Genre: Literary Memoir
Published: January 11, 2011
Publisher: Free Press
Source: Free review copy from publisher
From Goodreads: “People have abandoned their loved ones for much less than you’ve been through,” Mira Bartók is told at her mother’s memorial service. It is a poignant observation about the relationship between Mira, her sister, and their mentally ill mother. Before she was struck with schizophrenia at the age of nineteen, beautiful piano protégé Norma Herr had been the most vibrant personality in the room. She loved her daughters and did her best to raise them well, but as her mental state deteriorated, Norma spoke less about Chopin and more about Nazis and her fear that her daughters would be kidnapped, murdered, or raped.
When the girls left for college, the harassment escalated—Norma called them obsessively, appeared at their apartments or jobs, threatened to kill herself if they did not return home. After a traumatic encounter, Mira and her sister were left with no choice but to change their names and sever all contact with Norma in order to stay safe. But while Mira pursued her career as an artist—exploring the ancient romance of Florence, the eerie mysticism of northern Norway, and the raw desert of Israel—the haunting memories of her mother were never far away.
Then one day, Mira’s life changed forever after a debilitating car accident. As she struggled to recover from a traumatic brain injury, she was confronted with a need to recontextualize her life—she had to relearn how to paint, read, and interact with the outside world. In her search for a way back to her lost self, Mira reached out to the homeless shelter where she believed her mother was living and discovered that Norma was dying.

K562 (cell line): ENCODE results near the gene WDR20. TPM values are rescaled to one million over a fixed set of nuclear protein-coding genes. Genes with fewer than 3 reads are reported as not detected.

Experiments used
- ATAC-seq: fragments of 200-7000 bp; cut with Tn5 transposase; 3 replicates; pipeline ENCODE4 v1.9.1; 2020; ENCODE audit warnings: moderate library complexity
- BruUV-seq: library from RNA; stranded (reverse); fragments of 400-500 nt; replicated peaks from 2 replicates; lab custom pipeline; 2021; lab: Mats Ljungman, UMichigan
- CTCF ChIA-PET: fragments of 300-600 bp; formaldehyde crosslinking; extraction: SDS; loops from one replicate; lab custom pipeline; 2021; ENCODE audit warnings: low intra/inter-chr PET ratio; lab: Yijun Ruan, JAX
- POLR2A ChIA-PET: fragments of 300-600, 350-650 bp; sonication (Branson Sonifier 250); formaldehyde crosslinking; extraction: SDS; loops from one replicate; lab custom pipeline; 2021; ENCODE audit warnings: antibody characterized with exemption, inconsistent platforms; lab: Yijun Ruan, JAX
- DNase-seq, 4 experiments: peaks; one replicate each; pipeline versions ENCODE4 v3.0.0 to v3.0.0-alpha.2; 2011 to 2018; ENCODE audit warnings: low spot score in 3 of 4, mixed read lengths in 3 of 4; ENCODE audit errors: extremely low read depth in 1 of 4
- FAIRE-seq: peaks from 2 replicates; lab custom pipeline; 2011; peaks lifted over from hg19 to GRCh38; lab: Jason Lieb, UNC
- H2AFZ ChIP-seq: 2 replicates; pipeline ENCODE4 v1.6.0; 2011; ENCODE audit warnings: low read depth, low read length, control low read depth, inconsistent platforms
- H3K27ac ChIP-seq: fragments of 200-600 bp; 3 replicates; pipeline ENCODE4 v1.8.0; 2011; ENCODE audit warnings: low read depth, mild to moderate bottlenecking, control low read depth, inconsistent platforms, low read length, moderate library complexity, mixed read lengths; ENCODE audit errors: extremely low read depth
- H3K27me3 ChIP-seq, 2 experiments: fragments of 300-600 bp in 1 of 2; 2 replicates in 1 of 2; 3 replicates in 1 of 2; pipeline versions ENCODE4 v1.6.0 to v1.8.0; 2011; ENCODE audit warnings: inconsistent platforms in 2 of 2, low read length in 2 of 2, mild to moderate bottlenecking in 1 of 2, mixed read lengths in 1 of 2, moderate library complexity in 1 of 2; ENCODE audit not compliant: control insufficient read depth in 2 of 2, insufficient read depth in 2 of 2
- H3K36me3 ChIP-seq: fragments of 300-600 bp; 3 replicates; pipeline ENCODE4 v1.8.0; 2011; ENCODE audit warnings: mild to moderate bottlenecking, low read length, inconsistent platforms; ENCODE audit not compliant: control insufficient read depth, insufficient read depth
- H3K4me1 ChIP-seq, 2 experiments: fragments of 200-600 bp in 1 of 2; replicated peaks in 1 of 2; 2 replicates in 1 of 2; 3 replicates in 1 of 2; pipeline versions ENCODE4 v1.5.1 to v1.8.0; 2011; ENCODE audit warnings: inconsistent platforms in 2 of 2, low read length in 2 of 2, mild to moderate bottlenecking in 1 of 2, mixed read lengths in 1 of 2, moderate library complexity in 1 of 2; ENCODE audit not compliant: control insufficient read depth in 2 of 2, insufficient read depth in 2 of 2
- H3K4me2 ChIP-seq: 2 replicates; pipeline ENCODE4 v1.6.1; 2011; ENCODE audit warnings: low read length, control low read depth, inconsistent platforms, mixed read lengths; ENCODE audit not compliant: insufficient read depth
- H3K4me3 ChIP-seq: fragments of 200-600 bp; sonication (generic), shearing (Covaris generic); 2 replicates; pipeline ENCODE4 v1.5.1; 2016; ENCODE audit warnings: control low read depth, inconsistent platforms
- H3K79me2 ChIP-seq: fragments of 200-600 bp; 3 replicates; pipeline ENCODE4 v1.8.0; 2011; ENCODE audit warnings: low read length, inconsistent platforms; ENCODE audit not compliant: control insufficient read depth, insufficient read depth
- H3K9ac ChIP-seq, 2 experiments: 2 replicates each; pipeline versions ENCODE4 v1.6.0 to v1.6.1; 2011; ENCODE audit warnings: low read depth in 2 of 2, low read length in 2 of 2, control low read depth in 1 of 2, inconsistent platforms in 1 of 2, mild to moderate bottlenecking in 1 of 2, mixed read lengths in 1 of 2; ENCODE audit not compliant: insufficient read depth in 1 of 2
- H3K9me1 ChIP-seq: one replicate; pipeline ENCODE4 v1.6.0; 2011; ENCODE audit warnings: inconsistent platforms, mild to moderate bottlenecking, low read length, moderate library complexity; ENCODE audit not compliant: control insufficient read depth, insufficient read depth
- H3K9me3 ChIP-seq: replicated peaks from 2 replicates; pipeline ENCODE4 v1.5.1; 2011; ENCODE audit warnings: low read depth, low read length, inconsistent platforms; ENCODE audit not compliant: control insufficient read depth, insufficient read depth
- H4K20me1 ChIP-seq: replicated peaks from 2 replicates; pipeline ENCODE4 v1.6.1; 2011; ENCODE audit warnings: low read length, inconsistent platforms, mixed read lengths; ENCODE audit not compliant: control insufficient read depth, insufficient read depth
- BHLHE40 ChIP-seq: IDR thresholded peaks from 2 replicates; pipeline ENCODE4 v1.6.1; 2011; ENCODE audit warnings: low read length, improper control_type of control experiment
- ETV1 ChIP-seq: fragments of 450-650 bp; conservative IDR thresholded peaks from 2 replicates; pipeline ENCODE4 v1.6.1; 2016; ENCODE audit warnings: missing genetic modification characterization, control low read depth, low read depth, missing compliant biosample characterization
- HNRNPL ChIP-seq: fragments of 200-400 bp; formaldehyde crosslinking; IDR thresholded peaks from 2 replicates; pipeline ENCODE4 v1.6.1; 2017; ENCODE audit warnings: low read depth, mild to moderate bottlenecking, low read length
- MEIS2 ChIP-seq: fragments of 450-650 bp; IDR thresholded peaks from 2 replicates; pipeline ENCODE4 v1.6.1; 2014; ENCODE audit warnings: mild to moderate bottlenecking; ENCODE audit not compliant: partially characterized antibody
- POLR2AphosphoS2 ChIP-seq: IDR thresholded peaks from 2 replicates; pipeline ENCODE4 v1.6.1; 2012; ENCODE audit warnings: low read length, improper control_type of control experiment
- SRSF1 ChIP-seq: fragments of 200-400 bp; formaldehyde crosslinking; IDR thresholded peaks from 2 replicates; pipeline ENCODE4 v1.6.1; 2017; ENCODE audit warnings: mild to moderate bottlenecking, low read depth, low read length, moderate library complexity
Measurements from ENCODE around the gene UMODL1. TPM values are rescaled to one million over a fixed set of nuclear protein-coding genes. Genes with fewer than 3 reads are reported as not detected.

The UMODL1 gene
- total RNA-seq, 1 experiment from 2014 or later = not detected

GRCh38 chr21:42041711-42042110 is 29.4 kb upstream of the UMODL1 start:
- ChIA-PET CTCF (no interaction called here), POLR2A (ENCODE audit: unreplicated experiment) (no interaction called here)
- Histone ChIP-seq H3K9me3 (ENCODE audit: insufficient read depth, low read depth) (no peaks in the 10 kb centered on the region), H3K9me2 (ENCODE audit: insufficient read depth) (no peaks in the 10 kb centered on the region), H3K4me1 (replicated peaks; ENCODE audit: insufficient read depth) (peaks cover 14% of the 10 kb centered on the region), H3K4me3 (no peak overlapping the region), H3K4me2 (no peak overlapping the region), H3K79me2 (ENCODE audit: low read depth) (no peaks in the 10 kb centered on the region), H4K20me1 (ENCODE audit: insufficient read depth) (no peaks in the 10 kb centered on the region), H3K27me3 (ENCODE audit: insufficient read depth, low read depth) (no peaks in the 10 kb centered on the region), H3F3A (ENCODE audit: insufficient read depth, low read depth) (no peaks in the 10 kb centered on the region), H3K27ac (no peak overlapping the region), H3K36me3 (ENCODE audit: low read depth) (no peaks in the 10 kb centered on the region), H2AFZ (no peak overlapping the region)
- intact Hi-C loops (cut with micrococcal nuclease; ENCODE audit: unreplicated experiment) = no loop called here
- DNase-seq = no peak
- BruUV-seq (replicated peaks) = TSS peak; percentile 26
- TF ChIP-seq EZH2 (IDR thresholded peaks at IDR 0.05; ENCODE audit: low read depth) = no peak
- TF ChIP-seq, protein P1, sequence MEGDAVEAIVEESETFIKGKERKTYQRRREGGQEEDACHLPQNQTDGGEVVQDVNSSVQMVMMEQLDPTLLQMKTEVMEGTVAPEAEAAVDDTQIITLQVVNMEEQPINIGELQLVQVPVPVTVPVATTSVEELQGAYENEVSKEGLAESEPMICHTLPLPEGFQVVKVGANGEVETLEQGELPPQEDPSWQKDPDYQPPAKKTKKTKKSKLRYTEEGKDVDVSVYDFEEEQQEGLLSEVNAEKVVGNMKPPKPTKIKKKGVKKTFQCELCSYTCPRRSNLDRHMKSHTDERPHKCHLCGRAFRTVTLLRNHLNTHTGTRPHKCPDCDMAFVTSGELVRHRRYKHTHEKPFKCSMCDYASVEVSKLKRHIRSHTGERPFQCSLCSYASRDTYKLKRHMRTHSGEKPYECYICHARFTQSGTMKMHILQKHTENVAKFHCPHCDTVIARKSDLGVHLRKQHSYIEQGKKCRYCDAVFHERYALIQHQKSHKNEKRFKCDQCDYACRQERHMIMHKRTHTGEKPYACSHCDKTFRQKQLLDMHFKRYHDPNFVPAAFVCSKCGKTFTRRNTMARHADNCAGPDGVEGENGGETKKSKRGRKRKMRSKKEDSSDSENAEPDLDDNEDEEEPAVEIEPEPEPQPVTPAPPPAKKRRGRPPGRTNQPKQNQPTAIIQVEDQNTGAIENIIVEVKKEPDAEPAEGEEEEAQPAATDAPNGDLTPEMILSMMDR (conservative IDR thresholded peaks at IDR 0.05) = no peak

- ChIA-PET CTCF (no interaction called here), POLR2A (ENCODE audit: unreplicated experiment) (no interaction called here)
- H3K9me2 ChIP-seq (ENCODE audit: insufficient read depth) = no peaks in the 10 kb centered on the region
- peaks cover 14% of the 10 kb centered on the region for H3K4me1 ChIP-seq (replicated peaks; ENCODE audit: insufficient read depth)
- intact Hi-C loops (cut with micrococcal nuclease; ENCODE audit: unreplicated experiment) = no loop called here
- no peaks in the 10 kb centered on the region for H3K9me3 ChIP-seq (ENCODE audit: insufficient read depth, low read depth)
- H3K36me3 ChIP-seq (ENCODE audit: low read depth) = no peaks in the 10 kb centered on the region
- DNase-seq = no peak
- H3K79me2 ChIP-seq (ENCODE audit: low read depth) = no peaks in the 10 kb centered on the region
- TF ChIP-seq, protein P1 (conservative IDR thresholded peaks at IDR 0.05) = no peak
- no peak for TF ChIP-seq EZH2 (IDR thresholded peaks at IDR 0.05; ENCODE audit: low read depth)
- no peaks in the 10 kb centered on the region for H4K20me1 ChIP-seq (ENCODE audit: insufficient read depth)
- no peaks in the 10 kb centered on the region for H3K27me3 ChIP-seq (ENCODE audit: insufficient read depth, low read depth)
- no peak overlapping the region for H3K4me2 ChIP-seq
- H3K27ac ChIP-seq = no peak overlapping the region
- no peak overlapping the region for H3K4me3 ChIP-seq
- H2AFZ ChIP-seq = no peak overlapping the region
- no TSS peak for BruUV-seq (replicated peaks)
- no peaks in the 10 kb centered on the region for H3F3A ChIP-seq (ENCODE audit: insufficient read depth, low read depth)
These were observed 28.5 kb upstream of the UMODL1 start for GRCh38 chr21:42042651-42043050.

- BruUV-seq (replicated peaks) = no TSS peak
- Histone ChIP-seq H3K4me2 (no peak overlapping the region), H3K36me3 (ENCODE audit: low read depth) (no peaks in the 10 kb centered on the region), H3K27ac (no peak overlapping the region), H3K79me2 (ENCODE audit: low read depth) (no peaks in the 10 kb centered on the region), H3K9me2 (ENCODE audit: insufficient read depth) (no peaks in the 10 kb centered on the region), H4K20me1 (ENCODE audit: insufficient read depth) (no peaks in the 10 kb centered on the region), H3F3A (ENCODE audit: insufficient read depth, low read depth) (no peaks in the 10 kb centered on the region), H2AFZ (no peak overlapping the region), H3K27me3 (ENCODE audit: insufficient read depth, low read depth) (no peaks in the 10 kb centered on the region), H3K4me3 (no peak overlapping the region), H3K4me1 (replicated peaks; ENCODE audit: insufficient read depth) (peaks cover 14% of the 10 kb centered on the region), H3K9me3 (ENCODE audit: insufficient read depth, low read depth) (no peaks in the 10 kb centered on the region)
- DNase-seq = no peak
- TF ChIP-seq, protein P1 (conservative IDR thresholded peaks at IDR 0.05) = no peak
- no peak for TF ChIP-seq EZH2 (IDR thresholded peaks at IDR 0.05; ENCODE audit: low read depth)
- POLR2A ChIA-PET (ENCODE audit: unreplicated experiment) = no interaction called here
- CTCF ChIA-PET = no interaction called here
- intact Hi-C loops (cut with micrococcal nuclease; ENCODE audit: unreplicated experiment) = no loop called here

Mira and her sister traveled to Cleveland, where they shared an extraordinary reconciliation with their mother that none of them had thought possible. At the hospital, Mira discovered a set of keys that opened a storage unit Norma had been keeping for seventeen years. Filled with family photos, childhood toys, and ephemera from Norma’s life, the storage unit brought back a flood of previous memories that Mira had thought were lost to her forever.
My Thoughts: The Memory Palace is Mira Bartok’s haunting memoir of what is was like to grow up from the age of six with a severely mentally ill mother whose schizophrenia dominated every aspect of her life. Mira wrote of the things that she and her sister witnessed and heard as a result of her mother’s illness. This memoir was at the same time disturbing and poetic. It was as much a story of strength and determination as it was of hardship and pain.
I was struck by how the author continued to care so deeply about the woman who because of her erratic and dangerous behavior forced her daughters to change their names and hide their whereabouts. Mira kept in regular contact with her mother by writing through a P.O. box and was deeply concerned about her well being. The amount of guilt that Mira felt about leaving her mother was shocking to me and one of the most powerful moments in the book for me was when she wondered if her mother would forgive her for leaving – as if she was the one to cause the hurt.
The ending of the book really stayed with me. In the last weeks of her life Nora was placed in a nursing home and Mira and Natalia kept vigil by her bedside. Mira wrote of how she had been shopping for 17 years for clothing that could be layered to keep her mother warm on the streets and now she shopping for her mother for the last time ever buying pretty nightgowns. That statement alone really summed up for me how she felt about her relationship with her mother.
The Memory Palace is an exquisitely written memoir that explores the strength of the relationship between mother and daughter. I was surprised by much of what I read but mostly how a young girl could remain so strong and still be compassionate towards the woman who made her life so difficult. Mira did a fantastic job of not only bringing her own life and struggles to light but also of realistically illustrating her mother in a way that the reader could almost see and feel this woman. By including selections of her mother’s writing in the memoir we are given an incredibly intimate look at how Norma’s mind worked and the fears and delusions she had.